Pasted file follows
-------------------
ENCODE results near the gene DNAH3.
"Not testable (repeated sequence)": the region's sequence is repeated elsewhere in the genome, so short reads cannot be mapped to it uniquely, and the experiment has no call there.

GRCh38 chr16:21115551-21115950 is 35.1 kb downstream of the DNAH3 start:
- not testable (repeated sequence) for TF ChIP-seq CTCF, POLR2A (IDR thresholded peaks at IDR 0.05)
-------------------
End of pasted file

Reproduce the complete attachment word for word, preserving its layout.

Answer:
ENCODE results near the gene DNAH3.
"Not testable (repeated sequence)": the region's sequence is repeated elsewhere in the genome, so short reads cannot be mapped to it uniquely, and the experiment has no call there.

GRCh38 chr16:21115551-21115950 is 35.1 kb downstream of the DNAH3 start:
- not testable (repeated sequence) for TF ChIP-seq CTCF, POLR2A (IDR thresholded peaks at IDR 0.05)